Religious veils have been banned at Birmingham Metropolitan College for ‘security’ reasons, provoking anger among Muslim students and staff. As the niqab veil leaves only a small gap for the eyes, college management has deemed it a risk, stating that individuals should be ‘easily identifiable at all times’ so that all students can study in a ‘safe and welcoming learning environment’. Other clothing to be removed on the college grounds includes hoodies, hats and caps.
The ban has sent shockwaves around the Muslim community, with one 17-year-old girl calling the decision ‘discriminatory’ and ‘disgusting’. Another student explained that she and her Muslim peers had offered to show their faces to security men so that their IDs could be checked, but that her suggestion had been rejected.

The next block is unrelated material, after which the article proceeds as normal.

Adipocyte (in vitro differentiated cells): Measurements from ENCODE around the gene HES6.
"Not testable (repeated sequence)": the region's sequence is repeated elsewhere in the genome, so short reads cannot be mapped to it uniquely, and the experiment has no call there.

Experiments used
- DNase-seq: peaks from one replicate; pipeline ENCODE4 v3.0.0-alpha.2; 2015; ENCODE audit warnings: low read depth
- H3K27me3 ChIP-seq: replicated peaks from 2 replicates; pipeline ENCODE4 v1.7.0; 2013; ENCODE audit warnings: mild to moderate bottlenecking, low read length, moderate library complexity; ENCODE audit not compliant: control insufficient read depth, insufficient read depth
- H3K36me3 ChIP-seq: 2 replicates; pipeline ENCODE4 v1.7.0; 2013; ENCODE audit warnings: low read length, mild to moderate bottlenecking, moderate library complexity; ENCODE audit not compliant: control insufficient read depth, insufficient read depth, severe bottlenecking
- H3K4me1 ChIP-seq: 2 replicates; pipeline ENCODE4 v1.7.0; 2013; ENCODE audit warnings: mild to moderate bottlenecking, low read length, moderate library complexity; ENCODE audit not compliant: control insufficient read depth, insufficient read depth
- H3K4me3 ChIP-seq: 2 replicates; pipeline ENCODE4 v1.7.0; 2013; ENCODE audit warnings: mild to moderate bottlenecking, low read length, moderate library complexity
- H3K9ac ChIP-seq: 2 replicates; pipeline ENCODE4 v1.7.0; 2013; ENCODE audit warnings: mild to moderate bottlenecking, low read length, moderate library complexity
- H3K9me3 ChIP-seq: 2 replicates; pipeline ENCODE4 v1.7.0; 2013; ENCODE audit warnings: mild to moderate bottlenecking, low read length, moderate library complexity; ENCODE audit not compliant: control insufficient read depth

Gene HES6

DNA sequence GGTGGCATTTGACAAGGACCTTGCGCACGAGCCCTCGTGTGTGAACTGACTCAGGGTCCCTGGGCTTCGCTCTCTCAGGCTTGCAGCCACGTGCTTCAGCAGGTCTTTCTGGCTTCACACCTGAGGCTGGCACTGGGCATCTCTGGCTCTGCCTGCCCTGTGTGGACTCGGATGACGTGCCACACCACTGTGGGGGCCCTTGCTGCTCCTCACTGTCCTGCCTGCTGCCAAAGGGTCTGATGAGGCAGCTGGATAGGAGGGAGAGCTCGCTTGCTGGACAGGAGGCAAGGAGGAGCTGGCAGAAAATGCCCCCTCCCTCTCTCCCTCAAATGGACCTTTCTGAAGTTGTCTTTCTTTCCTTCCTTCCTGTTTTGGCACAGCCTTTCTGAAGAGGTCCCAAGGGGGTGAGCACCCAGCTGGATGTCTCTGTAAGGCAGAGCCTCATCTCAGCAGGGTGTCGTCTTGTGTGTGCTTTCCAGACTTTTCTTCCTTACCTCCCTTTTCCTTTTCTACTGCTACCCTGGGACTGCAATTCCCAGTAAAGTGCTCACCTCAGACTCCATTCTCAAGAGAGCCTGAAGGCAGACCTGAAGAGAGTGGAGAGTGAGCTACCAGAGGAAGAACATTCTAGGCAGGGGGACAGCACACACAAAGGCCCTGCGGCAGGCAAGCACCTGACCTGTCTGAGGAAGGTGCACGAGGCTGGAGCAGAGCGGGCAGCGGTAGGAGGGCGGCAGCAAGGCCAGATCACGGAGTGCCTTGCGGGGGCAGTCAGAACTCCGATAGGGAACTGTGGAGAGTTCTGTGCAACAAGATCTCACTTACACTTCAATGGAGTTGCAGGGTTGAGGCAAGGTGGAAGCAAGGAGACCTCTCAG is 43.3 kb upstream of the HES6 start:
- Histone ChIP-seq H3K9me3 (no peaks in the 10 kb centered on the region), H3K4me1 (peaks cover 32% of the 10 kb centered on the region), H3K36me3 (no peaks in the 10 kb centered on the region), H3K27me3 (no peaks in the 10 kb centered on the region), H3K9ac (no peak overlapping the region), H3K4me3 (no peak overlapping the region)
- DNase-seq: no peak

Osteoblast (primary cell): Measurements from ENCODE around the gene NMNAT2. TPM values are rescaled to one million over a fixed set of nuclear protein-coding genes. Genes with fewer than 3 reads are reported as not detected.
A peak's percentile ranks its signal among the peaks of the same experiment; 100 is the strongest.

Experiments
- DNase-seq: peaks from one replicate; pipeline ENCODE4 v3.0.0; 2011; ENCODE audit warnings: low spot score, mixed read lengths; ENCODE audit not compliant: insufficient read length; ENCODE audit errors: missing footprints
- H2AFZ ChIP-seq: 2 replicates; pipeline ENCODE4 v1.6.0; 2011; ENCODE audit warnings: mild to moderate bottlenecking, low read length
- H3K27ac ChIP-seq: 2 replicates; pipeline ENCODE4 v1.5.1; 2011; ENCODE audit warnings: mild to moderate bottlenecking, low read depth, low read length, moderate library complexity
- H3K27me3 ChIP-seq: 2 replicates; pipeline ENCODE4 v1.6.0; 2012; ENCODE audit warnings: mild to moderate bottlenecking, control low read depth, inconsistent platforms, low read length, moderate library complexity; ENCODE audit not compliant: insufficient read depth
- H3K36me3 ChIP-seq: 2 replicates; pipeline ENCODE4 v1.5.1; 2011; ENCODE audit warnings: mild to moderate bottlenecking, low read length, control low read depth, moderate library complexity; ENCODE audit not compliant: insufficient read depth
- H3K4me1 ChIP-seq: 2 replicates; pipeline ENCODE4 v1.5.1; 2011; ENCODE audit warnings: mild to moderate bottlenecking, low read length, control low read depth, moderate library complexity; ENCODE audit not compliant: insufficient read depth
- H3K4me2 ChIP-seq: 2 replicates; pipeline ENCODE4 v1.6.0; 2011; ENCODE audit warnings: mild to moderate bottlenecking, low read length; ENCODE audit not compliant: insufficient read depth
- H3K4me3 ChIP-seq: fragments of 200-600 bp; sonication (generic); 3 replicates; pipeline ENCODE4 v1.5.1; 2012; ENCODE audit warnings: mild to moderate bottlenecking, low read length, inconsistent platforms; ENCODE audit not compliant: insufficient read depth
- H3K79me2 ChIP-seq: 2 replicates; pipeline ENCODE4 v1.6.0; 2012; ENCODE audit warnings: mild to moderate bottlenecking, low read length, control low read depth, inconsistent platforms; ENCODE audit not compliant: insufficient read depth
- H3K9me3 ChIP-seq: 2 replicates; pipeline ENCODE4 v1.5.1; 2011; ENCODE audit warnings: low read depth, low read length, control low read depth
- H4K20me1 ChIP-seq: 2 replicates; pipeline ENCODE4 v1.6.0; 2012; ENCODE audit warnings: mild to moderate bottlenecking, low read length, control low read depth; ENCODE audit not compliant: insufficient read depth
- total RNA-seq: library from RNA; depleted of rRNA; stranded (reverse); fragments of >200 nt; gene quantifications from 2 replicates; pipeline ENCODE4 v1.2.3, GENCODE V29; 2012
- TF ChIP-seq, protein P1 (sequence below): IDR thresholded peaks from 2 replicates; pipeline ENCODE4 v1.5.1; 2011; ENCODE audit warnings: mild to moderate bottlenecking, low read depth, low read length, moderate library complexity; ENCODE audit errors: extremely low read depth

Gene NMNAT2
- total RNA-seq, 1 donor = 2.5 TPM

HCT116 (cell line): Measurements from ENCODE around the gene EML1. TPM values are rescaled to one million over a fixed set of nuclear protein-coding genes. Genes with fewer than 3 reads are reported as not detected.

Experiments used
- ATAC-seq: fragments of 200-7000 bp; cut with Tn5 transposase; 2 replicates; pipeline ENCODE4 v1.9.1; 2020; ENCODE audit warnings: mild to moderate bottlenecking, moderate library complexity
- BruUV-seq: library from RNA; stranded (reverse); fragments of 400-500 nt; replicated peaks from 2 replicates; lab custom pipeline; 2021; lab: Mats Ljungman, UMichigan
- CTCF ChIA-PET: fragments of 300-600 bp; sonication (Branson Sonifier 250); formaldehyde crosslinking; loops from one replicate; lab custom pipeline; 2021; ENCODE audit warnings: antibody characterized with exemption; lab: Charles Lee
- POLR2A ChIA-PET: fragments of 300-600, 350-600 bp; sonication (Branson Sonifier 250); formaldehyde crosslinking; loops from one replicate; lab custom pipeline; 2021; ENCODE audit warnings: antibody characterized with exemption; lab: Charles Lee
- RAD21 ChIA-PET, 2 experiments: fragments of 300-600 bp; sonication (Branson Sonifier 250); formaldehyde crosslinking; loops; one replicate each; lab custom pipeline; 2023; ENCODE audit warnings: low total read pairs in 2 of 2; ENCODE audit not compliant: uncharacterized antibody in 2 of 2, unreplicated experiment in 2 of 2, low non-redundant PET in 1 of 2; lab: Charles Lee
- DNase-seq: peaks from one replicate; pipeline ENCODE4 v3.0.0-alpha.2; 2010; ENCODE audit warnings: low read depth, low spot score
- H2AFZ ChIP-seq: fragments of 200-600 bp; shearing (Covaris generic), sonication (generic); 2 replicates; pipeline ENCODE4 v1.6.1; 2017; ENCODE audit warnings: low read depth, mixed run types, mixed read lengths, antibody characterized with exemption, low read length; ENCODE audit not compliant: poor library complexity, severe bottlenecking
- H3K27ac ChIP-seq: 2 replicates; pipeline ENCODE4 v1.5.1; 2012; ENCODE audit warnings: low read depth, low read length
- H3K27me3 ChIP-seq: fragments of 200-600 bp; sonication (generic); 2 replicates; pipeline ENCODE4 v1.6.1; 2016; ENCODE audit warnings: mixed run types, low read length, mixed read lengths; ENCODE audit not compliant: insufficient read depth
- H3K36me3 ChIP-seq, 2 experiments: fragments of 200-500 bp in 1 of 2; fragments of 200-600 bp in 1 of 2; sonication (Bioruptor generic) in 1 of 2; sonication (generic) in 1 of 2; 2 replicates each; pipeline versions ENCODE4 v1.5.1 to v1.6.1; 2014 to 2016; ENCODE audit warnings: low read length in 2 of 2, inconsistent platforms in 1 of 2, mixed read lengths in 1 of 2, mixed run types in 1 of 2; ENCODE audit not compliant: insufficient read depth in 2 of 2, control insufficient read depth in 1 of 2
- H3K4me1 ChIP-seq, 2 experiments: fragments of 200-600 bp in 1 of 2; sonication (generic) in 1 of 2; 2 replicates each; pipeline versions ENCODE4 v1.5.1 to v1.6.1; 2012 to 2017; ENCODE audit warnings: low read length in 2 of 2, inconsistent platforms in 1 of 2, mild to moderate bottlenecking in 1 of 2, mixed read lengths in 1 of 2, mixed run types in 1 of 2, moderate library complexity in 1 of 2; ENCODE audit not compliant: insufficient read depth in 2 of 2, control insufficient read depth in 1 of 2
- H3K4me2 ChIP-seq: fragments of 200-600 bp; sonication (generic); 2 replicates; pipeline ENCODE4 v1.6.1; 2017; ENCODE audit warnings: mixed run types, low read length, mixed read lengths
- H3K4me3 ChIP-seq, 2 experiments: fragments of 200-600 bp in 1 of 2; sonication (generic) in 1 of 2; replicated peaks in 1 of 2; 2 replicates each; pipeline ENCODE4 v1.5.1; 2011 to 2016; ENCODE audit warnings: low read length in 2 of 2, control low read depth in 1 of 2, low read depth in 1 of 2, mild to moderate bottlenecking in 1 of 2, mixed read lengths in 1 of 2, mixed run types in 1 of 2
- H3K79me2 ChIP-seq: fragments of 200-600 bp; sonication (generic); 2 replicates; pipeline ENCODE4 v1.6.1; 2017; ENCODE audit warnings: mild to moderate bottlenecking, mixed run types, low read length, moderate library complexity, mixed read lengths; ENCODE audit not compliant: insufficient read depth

“We have a very robust Equality, Diversity and Inclusion Policy at Birmingham Metropolitan College, but to ensure that safeguarding is a priority, we have developed our policy alongside student views to ensure we keep them safe,” principal and chief-executive Dame Christine Braddock told the Birmingham Mail.
A protest against the ban, due to take place on Friday at 2.30pm, has been organised on Facebook with a statement reading: “Muslim women already face many challenges in society leading to marginalisation and discrimination. We are under-represented in education and subsequently in public life and in the workforce.